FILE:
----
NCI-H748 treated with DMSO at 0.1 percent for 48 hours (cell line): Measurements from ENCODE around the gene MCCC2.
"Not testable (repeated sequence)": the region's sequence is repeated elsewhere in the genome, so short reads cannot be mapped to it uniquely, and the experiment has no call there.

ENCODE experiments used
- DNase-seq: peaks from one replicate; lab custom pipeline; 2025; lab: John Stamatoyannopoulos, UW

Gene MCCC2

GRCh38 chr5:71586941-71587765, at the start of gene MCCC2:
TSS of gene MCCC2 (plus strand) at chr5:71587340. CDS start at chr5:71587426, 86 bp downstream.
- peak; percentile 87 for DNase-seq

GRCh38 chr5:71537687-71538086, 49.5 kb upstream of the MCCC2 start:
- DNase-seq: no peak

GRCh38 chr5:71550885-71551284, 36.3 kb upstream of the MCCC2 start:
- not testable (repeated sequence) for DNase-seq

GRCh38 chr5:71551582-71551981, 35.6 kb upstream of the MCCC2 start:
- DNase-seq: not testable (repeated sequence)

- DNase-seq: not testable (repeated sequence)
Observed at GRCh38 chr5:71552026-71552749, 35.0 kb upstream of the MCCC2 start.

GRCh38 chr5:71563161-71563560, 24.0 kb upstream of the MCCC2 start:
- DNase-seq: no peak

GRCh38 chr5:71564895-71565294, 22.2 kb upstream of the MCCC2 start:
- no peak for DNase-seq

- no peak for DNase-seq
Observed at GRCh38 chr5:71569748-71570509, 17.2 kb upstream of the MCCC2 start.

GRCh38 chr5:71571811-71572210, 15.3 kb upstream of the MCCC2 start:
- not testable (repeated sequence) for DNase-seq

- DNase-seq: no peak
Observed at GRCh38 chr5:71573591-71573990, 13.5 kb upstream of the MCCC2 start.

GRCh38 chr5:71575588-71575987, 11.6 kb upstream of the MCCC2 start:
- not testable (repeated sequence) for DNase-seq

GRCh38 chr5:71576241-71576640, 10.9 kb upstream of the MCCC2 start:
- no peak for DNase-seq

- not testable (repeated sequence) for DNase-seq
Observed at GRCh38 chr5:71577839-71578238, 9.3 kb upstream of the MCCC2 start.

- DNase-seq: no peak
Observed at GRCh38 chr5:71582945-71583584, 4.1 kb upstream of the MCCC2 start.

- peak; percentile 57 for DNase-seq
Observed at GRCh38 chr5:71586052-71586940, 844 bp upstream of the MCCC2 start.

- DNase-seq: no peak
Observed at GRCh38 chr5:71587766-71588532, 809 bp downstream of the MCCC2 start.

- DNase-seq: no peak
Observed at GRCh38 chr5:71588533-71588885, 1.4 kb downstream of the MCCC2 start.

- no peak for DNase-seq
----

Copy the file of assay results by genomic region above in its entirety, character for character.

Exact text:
NCI-H748 treated with DMSO at 0.1 percent for 48 hours (cell line): Measurements from ENCODE around the gene MCCC2.
"Not testable (repeated sequence)": the region's sequence is repeated elsewhere in the genome, so short reads cannot be mapped to it uniquely, and the experiment has no call there.

ENCODE experiments used
- DNase-seq: peaks from one replicate; lab custom pipeline; 2025; lab: John Stamatoyannopoulos, UW

Gene MCCC2

GRCh38 chr5:71586941-71587765, at the start of gene MCCC2:
TSS of gene MCCC2 (plus strand) at chr5:71587340. CDS start at chr5:71587426, 86 bp downstream.
- peak; percentile 87 for DNase-seq

GRCh38 chr5:71537687-71538086, 49.5 kb upstream of the MCCC2 start:
- DNase-seq: no peak

GRCh38 chr5:71550885-71551284, 36.3 kb upstream of the MCCC2 start:
- not testable (repeated sequence) for DNase-seq

GRCh38 chr5:71551582-71551981, 35.6 kb upstream of the MCCC2 start:
- DNase-seq: not testable (repeated sequence)

- DNase-seq: not testable (repeated sequence)
Observed at GRCh38 chr5:71552026-71552749, 35.0 kb upstream of the MCCC2 start.

GRCh38 chr5:71563161-71563560, 24.0 kb upstream of the MCCC2 start:
- DNase-seq: no peak

GRCh38 chr5:71564895-71565294, 22.2 kb upstream of the MCCC2 start:
- no peak for DNase-seq

- no peak for DNase-seq
Observed at GRCh38 chr5:71569748-71570509, 17.2 kb upstream of the MCCC2 start.

GRCh38 chr5:71571811-71572210, 15.3 kb upstream of the MCCC2 start:
- not testable (repeated sequence) for DNase-seq

- DNase-seq: no peak
Observed at GRCh38 chr5:71573591-71573990, 13.5 kb upstream of the MCCC2 start.

GRCh38 chr5:71575588-71575987, 11.6 kb upstream of the MCCC2 start:
- not testable (repeated sequence) for DNase-seq

GRCh38 chr5:71576241-71576640, 10.9 kb upstream of the MCCC2 start:
- no peak for DNase-seq

- not testable (repeated sequence) for DNase-seq
Observed at GRCh38 chr5:71577839-71578238, 9.3 kb upstream of the MCCC2 start.

- DNase-seq: no peak
Observed at GRCh38 chr5:71582945-71583584, 4.1 kb upstream of the MCCC2 start.

- peak; percentile 57 for DNase-seq
Observed at GRCh38 chr5:71586052-71586940, 844 bp upstream of the MCCC2 start.

- DNase-seq: no peak
Observed at GRCh38 chr5:71587766-71588532, 809 bp downstream of the MCCC2 start.

- DNase-seq: no peak
Observed at GRCh38 chr5:71588533-71588885, 1.4 kb downstream of the MCCC2 start.

- no peak for DNase-seq